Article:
Yet this is all small potatoes compared to the rise of Audi over the past two decades.


The early eighties brought some catastrophic setbacks, like the raft of reported incidents of so-called sudden unintended acceleration linked to the Audi 5000 models in the United States.

Although the distinction between a manufacturing fault and driver error was never definitively proven, sales fell dramatically to a pathetic 12,283 units amid the recalls and modifications.

Resale values plummeted, reliability and service levels were ridiculed and the future of Audi looked bleak.


Audi, however, reinvented itself. New technologies and features, along with engine upgrades and aluminum construction, helped turn the tide. Extended warrantees and service plans brushed the cobwebs from the order books.

Worldwide sales almost doubled in the first decade of the new millennium. Africa, along with the Middle East, Eastern Europe and China, spearheaded the revolution. Audi was on its way to becoming the profit engine of Europe’s biggest carmaker – Volkswagen.

Now the aim is to overtake BMW as the top seller in the German luxury car market.

Going small may be the focus of the crusade for sales, but the latest offering is at the other end of the scale! Enter the all new Audi Q7, which was first launched at the Frankfurt Motor Show a decade ago.

I tested the Audi Q7 3.0 TDI Quattro Tiptronic – a hefty description of a hefty seven-seater SUV – although it has slimmed down by 300 kilograms thanks to the aluminum suspension and weight-saving in almost every department.

Stylish may be an extravagant term in the brutish SUV market, but that massive Audi grille makes a statement and the interior is elegant and contemporary in its simplicity. It’s all about functionality and every control seems to be right at your fingertips.

What is impressive is how smoothly and quietly the new Q7 rolls over South African terrain, which seems to be laced with more potholes and speed humps by the day. You will struggle to find a more comfortable SUV.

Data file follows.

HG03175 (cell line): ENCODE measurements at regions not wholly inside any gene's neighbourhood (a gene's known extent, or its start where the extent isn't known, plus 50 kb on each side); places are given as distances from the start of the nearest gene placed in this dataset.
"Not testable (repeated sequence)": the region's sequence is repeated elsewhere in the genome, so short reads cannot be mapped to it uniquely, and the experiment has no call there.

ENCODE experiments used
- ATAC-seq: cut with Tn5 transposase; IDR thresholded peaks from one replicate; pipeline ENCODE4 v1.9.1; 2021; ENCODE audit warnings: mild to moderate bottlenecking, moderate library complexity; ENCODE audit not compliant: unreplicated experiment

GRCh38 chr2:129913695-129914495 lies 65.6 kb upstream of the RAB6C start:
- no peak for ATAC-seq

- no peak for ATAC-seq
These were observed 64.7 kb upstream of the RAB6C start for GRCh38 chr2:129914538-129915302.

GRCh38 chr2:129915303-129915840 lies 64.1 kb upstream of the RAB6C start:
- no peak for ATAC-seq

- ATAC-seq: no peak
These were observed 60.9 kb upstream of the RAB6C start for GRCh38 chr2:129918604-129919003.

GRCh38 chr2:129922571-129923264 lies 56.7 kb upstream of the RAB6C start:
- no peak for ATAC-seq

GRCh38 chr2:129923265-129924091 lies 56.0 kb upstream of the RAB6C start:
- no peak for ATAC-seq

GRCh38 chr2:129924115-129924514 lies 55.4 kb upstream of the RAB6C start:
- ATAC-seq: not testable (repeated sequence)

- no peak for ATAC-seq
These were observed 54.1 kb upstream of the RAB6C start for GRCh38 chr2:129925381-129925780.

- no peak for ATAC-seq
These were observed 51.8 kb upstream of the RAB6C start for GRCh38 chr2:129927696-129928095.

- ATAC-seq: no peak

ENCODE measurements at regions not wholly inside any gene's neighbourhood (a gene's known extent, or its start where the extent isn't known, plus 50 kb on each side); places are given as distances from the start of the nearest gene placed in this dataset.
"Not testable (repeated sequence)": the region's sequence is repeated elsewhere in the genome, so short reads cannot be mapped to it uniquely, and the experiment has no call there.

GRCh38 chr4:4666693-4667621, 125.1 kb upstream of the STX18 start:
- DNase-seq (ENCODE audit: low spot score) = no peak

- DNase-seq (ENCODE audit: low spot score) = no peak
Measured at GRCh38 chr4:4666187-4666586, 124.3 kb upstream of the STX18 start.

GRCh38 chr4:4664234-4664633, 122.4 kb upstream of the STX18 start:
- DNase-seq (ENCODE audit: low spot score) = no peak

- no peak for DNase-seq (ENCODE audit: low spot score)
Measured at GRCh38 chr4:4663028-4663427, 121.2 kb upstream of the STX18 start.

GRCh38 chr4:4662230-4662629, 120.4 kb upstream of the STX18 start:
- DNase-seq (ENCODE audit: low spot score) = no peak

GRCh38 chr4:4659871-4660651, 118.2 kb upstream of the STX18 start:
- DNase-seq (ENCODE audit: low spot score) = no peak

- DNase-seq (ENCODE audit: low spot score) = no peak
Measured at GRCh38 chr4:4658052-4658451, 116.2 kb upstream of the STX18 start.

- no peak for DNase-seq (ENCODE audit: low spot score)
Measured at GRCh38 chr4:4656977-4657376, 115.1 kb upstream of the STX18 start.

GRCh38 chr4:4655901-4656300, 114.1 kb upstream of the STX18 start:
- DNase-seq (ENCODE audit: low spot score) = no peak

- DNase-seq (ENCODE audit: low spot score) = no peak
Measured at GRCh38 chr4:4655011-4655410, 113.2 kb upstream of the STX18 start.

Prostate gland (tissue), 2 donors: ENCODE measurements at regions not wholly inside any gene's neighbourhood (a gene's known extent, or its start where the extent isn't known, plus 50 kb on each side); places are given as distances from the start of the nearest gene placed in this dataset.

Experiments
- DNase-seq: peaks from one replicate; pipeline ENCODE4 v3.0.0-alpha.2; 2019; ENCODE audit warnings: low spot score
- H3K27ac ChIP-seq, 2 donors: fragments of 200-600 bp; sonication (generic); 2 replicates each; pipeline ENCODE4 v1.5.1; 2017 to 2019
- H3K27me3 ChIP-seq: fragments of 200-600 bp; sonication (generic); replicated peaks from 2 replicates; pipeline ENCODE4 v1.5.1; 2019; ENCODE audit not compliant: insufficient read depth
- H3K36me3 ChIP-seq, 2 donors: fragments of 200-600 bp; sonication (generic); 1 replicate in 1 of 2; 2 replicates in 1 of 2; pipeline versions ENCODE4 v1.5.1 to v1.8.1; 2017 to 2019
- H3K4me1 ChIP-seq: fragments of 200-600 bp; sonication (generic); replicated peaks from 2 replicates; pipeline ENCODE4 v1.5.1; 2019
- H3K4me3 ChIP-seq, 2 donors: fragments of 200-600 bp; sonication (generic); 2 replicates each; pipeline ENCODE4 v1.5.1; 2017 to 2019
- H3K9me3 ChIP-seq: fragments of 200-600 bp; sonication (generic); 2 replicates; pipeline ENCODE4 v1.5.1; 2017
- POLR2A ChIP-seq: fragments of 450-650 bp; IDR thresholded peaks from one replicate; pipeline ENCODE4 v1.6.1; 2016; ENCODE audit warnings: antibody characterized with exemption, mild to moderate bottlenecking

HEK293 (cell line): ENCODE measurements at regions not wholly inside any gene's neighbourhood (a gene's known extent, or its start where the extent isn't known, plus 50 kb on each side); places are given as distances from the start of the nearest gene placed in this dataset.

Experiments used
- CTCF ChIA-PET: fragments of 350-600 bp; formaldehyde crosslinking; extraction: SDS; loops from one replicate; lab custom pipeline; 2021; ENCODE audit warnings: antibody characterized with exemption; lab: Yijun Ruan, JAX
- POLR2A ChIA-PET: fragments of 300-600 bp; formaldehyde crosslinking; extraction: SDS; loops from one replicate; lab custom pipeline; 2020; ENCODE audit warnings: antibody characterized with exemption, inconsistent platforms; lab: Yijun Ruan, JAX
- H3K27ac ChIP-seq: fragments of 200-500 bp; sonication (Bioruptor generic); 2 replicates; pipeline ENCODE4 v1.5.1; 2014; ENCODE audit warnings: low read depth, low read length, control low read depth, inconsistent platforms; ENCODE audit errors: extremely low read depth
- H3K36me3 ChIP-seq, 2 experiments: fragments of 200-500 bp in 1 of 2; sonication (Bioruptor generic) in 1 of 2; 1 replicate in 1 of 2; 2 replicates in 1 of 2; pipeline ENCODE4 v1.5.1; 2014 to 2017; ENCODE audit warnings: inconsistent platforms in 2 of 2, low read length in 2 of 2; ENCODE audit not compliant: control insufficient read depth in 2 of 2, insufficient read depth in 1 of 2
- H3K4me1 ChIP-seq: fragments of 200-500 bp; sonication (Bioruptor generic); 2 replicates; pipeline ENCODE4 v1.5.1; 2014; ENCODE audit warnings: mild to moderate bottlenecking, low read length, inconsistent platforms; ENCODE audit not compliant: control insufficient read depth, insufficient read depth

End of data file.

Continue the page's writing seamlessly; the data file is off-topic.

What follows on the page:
The rumbling power belies the quoted 0-100km/h acceleration of 6.9 seconds and this is not a vehicle that wants to take on all-comers at the lights. But then you wouldn’t be buying a SUV of this size if you were still a boy racer.

What you are getting is the very latest technology – from the much less thirsty and more efficient diesel engine to refined driving aids and safety features.

The list of safety aids is endless. Emergency braking for cars, bikes or pedestrians you may not have seen, warnings if you open a door and there is an oncoming vehicle, and even self-steering when reversing with a trailer.

This Q7 could make you feel overconfident as it keeps in the correct lane and plays follow the leader with the car in front.

“Audi is currently the leader in autonomous driving research on a global scale,” says Audi South Africa’s PR Manager, Sameerah Bhabha.

“Matrix LED headlights is another highlight unique to the market,” says Bhabha. They shine around oncoming cars.

While some Audi models are in the late stages of their lifecycle, 2016 promises to be a bumper year with the launch of the all-new Audi A4 in February followed by the exhilarating R8 Coupe and a facelifted A3 range towards the end of the year.

And it’s not all about South Africa.

“We view the sub-Saharan market as a major growth opportunity and intend increasing the Audi footprint to key areas where we are currently not represented.”

The gloves are certainly off for the pretenders to the luxury car market throne. In the process, this trio will probably bring about the biggest changes in the most dangerous thing we do every day… open the car door.

August Horch would be proud.